Material World: Ethnic cleansing the desert

In Israel/Palestine there exist communities of what some call the ‘Invisible Citizens’ and with echoes of past justifications for the establishment of Israel assert that the Negev desert where they dwell is vacant and undeveloped. These are the Bedouin who make up around 3.5 percent of Israel’s population and thousands of Bedouin serve in the Israeli army. Although sharing a common language and some traditions there are significant cultural differences between the Bedouin and Palestinian Arabs.

The Bedouin comprise the youngest population in Israeli society – about 54 percent of the Bedouin population is younger than 14 and in 2003 the Israeli daily Maariv published an article entitled ‘Special Report: Polygamy is a Security Threat’, detailing a report put forth by the Director of the Population Administration at the time, Herzl Gedj, which described polygamy in the Bedouin sector as a ‘security threat’ and advocated means of reducing the birth rate. Israel outlawed polygamy but it is widespread among the Bedouin. Israel is now trying to end the custom, prosecuting suspected Bedouin polygamists. But it is seen only as a ploy to curb their population growth and criminalise their community members.

‘It’s simple: polygamy means more Bedouin children, and that means more demographic concerns from a Zionist perspective,’ said human rights lawyer Rawia Aburabia.

The proposed mass expulsion of Bedouin under the Prawer Plan raised concerns from human rights groups. In 2013, the Israeli government shelved the plan to forcibly relocate about 40,000 Bedouin Arabs to government designated towns. One of the plan’s architects stated that the Bedouin had neither been consulted nor agreed to the move. ‘I didn’t tell anyone that the Bedouin agreed to my plan. I couldn’t say that because I didn’t present the plan to them,’ said the former minister Benny Begin.

While the Prawer Plan as originally conceived has been thwarted, demolition of homes and the displacement of Bedouins has continued albeit in piecemeal form through a process of ‘development’ and building ‘infrastructure’. Israel approved an $800 million redevelopment project in 2017 as it moved two huge military bases into its southern desert.

‘We’re always hearing about billion dollar budgets but we only see more demolitions, more police, and more Jewish settlements,’ said Bedouin lawyer Khalil Alamour.

The Housing and Construction Ministry launched a plan for housing units in the Negev as ‘a significant step towards realising the Zionist vision of settlement’. The then minister Yoaf Galant said ‘We must not lose our hold on the south. I have been in the southern sector for many years. Today, when I come to the Negev and look at the surroundings of Be’er Sheva, I am shocked by the amount of illegal Bedouin construction in recent years.’ He stated that, ‘For all of us, a national home is the Land of Israel. In addition to building houses, we in the Construction and Housing Ministry see as a mission the construction of the Zionist youth spirit that builds and settles the land and I pin my hopes on our excellent youth, who will lead the development and settlement of the country in all its parts.’ He later told the Knesset: ‘The south is under attack not only from Gaza – the illegal and hostile construction in the rural Bedouin areas in the Negev… has spun out of control… The programme to reinforce Jewish settlement in the Negev constitutes a long term and stable solution for a Jewish hold over the region.’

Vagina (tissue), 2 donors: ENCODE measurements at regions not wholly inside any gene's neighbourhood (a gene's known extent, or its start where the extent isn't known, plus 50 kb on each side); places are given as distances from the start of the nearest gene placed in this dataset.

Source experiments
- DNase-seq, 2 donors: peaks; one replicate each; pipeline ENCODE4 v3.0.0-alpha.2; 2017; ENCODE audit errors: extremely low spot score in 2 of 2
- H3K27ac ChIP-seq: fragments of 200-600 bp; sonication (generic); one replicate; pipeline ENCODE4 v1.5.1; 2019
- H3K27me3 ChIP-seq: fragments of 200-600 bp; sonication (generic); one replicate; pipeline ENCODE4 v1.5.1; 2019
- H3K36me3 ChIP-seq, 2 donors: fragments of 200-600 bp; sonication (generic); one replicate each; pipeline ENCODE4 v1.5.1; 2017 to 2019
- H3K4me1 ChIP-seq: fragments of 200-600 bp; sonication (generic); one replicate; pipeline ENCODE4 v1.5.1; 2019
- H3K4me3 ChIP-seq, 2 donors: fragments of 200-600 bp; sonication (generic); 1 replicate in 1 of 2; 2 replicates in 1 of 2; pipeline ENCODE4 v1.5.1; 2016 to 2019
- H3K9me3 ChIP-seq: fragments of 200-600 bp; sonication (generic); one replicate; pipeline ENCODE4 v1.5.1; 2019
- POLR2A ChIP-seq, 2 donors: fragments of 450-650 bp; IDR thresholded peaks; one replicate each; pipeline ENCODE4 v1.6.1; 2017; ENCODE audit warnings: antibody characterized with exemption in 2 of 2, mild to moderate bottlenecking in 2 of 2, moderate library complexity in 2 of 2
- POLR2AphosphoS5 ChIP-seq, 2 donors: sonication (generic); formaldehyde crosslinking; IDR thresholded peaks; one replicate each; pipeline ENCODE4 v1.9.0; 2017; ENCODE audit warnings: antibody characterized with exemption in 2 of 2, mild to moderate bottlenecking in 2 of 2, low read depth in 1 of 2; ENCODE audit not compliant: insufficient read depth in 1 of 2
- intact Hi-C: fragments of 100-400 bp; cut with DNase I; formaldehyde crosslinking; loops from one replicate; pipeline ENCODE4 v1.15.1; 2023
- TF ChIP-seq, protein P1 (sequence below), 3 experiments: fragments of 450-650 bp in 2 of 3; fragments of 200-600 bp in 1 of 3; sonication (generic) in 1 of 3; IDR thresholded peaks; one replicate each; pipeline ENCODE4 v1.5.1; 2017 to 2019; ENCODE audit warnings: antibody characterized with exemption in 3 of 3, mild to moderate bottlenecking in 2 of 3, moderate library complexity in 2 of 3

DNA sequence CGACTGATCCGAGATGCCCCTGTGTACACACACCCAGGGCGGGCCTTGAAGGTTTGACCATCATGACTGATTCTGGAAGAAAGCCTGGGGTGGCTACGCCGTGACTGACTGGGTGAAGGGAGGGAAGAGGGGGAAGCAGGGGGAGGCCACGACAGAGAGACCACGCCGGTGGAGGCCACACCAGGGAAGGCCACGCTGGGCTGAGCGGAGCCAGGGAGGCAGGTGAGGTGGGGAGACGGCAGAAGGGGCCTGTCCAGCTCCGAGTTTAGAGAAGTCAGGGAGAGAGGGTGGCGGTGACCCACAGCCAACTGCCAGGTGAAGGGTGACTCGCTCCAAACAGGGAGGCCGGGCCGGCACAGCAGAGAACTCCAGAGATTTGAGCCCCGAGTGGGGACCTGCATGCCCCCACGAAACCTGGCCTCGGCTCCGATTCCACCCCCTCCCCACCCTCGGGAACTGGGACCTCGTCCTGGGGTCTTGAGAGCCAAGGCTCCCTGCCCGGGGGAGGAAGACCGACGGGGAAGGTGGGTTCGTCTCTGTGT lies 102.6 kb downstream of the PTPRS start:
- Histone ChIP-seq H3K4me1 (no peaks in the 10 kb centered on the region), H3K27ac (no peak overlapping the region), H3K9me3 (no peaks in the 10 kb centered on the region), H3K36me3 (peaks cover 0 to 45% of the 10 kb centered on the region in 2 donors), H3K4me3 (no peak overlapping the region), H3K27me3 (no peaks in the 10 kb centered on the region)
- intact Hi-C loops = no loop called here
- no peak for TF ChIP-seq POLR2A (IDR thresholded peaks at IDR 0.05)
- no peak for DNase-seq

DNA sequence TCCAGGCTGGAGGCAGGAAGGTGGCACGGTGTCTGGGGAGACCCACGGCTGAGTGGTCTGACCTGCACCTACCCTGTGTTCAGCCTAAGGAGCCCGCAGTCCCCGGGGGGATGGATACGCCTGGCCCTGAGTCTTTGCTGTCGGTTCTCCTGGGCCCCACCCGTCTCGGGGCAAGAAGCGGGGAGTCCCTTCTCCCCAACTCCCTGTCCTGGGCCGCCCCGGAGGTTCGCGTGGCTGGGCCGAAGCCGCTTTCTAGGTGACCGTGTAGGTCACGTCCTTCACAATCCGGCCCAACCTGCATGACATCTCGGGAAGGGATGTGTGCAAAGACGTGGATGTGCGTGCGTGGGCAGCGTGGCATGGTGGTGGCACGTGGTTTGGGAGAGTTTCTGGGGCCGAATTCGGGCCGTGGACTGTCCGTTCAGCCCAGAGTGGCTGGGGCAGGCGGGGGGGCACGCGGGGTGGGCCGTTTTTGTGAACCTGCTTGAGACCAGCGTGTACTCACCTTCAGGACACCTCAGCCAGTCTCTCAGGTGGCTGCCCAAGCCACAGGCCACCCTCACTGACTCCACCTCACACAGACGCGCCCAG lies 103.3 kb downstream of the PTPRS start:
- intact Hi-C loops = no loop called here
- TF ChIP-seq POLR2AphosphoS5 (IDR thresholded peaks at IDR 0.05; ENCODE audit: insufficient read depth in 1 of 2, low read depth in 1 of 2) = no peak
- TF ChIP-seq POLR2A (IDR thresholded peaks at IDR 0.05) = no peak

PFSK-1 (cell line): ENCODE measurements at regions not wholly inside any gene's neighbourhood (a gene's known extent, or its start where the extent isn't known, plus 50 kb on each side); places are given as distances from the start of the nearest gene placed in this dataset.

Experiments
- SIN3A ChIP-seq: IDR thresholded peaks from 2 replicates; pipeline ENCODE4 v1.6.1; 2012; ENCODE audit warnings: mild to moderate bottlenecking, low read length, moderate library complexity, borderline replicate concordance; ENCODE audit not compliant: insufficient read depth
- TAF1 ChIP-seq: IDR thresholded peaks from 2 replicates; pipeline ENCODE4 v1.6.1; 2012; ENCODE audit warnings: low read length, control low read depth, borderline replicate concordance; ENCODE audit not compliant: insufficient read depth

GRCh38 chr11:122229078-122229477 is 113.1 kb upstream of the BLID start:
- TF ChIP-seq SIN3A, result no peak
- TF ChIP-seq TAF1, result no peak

Rafat Abu Aish told Al Jazeera how his home village of Laqiya is hemmed in by Israeli military infrastructure and the Jewish community of Carmit, ‘leaving no room for the village to grow… Soon you will find that between all the Bedouin communities are Jewish communities or army bases separating us from each other’, adding ‘it’s very planned.’

As many as 1,000 Bedouin Palestinian families are threatened with forcible relocation by government plans for a major new highway, Road 6. Originally 100 Bedouin families were to be moved but in December 2018, Agriculture Minister Uri Ariel declared he intended to take advantage of the situation to expel a further 900 families. ‘The government is committed to demonstrating governance in the Negev,’ Ariel declared, describing the construction of the road as an opportunity to ‘return to the state huge tracts of land’.

There are several other large-scale infrastructure plans that will displace Bedouin, including a rail line that will swallow up extensive tracts of land and impact on the 1,400-strong Bedouin community of Rahma. A new phosphate mine will also entail the forced relocation of at least 10,000 Bedouin citizens. The Israeli armament corporation IMI is locating a massive testing facility in the Negev which will put some 1,200 Bedouin homes and other buildings at risk of forced displacement.

Israeli government policy towards the Bedouin has remained constant. The Goldberg report described it as a three-part plan: ‘No recognition of Bedouin rights over the land, a willingness to offer land claimants compensation ‘beyond the letter of the law,’ and conditioning the payment of compensation on the evacuation of the land and transfer to one of the recognised settlements’.

Israel’s Bedouins have a daunting struggle to preserve their land, their homes and livelihood in the face of a formidable foe.